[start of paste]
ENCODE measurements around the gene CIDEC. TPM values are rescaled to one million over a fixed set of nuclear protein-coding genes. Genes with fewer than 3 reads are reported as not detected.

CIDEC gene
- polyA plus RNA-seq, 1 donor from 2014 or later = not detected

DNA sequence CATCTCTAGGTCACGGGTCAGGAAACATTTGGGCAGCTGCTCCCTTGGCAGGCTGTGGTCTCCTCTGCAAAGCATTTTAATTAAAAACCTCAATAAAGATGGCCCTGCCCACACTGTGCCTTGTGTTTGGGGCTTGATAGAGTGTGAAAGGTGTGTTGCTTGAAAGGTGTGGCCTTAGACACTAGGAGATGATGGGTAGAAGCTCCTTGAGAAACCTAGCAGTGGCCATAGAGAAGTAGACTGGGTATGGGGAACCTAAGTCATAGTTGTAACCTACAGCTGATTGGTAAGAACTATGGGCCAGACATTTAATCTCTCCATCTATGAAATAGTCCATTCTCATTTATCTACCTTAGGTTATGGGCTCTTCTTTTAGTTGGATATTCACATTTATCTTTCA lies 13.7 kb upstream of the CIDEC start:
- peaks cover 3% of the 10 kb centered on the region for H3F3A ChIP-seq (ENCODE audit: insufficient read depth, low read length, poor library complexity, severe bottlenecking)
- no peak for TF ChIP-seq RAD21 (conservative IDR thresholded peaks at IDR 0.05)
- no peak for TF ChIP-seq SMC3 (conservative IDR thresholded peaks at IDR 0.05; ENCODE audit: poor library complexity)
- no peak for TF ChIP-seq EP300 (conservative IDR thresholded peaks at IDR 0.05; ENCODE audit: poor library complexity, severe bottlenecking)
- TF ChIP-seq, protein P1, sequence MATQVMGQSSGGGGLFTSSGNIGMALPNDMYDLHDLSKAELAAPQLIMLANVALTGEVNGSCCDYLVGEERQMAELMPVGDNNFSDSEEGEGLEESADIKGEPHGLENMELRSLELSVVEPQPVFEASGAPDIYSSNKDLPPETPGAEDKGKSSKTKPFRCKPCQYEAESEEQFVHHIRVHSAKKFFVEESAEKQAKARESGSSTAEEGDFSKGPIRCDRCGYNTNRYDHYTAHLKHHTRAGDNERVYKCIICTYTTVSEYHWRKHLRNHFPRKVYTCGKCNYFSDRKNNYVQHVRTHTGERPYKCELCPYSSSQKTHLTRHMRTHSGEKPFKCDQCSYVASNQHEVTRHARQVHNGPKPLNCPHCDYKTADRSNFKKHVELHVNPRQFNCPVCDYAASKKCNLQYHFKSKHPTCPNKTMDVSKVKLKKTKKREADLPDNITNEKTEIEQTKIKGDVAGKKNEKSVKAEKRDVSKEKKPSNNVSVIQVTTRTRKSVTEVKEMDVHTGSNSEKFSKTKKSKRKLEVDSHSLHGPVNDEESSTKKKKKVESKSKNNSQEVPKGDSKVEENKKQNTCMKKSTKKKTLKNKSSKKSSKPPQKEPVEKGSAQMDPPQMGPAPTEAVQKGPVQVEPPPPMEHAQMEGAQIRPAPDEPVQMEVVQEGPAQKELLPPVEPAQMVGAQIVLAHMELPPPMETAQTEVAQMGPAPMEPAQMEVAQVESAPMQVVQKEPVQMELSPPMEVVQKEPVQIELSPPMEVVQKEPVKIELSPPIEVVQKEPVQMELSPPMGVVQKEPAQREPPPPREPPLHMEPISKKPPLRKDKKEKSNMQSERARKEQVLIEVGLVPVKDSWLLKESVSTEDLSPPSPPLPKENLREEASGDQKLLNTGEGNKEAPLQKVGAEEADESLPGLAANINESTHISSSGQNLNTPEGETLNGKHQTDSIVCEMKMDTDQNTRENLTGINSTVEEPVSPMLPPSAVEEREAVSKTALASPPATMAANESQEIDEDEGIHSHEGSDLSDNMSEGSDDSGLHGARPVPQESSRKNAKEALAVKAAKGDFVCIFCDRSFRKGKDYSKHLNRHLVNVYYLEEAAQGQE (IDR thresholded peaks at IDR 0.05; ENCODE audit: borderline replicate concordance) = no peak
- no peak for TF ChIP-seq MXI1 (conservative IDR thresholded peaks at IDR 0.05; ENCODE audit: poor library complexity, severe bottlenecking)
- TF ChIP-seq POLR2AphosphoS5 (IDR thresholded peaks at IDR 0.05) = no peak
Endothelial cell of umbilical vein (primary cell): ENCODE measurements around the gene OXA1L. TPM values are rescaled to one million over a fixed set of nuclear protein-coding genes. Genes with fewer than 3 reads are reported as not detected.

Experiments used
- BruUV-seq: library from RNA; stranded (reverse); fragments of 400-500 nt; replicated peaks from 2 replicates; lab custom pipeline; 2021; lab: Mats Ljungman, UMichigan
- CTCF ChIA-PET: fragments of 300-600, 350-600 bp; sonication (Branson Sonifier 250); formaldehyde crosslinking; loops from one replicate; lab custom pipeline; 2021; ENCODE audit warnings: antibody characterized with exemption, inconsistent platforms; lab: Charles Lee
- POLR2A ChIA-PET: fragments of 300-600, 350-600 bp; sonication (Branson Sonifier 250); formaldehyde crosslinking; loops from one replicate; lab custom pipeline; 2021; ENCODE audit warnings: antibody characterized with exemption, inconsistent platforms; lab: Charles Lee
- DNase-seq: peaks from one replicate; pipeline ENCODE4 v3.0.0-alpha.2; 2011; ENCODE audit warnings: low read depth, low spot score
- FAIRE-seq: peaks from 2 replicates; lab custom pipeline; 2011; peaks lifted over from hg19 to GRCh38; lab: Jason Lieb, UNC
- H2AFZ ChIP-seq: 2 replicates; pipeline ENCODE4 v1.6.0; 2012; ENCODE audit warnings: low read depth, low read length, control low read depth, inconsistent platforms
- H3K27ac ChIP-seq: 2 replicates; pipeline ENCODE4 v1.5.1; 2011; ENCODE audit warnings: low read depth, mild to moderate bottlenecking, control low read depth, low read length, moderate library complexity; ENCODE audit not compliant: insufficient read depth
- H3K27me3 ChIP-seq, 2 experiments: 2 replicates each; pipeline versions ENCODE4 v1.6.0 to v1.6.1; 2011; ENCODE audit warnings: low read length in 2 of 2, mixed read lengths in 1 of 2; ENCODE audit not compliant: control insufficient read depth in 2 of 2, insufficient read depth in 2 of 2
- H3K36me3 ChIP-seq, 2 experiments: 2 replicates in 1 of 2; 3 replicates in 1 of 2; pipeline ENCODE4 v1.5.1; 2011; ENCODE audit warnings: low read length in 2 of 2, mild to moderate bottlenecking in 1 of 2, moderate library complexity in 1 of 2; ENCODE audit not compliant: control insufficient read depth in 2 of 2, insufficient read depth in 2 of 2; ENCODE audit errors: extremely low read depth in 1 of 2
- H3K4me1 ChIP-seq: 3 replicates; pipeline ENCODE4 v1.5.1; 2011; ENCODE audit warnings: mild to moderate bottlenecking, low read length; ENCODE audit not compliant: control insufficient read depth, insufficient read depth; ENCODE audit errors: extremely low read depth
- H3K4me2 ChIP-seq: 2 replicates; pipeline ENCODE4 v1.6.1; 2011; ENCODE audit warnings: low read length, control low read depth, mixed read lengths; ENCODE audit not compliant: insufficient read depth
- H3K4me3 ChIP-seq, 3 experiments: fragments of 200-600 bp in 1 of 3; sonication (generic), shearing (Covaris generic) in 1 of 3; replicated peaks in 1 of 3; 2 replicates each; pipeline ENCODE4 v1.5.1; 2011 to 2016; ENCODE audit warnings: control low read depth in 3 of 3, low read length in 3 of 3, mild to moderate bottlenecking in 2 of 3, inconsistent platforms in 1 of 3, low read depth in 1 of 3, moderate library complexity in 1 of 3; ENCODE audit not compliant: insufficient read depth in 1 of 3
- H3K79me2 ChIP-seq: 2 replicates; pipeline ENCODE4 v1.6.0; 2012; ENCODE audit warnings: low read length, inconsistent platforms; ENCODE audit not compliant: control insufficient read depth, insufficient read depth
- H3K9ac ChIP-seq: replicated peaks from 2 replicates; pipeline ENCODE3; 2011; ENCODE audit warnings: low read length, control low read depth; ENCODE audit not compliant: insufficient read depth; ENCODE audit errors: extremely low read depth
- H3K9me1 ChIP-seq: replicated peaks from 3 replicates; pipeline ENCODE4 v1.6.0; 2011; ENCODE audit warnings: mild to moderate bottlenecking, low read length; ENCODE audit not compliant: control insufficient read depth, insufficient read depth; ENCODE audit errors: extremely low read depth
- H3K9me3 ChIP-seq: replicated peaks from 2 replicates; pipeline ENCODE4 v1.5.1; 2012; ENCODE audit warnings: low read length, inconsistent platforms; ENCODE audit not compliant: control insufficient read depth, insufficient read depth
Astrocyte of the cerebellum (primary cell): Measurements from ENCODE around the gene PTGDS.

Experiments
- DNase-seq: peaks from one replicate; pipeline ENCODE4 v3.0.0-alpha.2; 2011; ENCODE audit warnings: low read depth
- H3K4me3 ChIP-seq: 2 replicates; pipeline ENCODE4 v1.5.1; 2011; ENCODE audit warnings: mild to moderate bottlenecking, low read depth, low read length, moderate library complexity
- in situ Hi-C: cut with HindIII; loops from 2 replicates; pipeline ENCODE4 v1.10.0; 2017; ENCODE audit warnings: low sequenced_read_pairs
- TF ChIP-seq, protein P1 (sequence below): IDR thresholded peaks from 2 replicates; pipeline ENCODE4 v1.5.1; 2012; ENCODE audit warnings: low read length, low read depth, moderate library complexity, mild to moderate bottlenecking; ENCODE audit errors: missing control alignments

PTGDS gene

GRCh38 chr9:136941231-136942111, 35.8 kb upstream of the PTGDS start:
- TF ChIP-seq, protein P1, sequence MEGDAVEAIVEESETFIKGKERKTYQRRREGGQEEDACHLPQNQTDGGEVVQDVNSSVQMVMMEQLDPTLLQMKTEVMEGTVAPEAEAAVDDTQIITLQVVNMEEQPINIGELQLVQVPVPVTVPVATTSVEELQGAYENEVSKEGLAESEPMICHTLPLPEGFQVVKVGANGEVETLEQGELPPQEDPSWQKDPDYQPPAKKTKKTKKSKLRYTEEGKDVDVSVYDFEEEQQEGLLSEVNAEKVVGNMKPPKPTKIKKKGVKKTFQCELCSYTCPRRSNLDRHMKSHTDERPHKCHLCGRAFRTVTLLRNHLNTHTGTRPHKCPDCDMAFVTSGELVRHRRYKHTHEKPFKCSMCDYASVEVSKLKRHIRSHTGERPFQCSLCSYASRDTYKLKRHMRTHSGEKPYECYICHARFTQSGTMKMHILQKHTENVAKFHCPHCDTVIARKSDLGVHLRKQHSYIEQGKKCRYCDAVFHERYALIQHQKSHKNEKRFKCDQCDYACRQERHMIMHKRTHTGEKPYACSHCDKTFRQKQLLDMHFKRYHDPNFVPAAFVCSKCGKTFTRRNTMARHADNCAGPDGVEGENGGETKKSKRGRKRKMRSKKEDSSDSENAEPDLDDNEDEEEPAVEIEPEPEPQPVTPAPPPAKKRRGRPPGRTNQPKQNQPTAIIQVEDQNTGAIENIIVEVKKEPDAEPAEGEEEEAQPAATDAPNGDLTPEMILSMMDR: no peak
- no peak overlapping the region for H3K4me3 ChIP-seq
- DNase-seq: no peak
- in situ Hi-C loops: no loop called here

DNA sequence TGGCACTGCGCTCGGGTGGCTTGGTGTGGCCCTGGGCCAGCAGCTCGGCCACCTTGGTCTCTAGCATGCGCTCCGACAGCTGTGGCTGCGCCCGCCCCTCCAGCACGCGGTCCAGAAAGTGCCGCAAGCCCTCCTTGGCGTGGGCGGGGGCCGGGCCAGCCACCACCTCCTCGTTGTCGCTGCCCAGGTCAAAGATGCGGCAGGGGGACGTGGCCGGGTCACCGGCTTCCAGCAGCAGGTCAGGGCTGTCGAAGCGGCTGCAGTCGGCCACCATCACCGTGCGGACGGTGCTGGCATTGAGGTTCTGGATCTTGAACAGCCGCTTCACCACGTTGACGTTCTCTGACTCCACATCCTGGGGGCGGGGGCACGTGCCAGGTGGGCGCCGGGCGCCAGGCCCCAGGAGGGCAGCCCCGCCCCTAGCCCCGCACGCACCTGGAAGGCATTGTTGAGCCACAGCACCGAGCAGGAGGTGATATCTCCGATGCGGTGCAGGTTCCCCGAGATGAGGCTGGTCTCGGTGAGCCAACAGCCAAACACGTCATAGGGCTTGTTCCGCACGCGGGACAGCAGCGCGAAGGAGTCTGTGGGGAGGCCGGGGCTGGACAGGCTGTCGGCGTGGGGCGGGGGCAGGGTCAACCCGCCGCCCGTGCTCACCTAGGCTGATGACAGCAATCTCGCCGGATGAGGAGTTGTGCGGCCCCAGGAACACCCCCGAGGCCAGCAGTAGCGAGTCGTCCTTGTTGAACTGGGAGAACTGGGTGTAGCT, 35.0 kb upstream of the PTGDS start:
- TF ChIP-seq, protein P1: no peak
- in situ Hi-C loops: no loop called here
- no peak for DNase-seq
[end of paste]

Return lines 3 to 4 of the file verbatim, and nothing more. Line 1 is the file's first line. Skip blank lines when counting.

- polyA plus RNA-seq, 1 donor from 2014 or later = not detected

DNA sequence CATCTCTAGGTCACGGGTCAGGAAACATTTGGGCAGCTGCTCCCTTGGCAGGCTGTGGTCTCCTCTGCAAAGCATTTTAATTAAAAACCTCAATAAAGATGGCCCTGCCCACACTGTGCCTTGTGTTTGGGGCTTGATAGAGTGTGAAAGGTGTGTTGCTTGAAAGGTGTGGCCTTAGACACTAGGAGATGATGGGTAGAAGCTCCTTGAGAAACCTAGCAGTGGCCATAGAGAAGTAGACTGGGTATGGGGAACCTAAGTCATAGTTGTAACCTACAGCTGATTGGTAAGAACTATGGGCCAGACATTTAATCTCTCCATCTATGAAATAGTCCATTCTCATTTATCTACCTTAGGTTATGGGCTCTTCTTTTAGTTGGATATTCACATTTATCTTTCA lies 13.7 kb upstream of the CIDEC start: